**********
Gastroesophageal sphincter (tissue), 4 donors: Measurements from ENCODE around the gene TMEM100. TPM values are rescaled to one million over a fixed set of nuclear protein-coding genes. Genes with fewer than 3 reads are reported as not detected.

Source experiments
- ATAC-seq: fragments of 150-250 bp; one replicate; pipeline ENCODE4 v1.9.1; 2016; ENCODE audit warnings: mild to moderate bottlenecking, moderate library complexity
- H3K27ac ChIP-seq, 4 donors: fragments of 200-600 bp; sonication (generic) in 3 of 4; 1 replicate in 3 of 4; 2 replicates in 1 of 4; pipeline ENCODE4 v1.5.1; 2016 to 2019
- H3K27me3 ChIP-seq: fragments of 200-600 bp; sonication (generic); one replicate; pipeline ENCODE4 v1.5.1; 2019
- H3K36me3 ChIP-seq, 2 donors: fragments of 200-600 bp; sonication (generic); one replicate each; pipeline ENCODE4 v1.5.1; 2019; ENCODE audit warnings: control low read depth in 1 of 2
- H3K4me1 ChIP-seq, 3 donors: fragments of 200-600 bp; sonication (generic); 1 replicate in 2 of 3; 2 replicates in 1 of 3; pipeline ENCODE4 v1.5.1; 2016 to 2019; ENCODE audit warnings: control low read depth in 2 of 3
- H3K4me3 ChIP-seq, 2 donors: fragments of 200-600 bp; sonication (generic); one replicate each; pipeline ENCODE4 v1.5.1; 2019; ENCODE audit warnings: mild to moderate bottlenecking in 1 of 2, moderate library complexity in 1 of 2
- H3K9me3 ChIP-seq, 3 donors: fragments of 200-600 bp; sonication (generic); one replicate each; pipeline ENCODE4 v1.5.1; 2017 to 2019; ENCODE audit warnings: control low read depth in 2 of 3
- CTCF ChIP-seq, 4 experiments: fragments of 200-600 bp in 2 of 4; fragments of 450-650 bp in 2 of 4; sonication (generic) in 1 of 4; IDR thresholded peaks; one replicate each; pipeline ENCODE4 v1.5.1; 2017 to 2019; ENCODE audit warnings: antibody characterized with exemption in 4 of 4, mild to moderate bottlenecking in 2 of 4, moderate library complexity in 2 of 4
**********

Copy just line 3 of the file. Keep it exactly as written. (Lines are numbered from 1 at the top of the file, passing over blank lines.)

- ATAC-seq: fragments of 150-250 bp; one replicate; pipeline ENCODE4 v1.9.1; 2016; ENCODE audit warnings: mild to moderate bottlenecking, moderate library complexity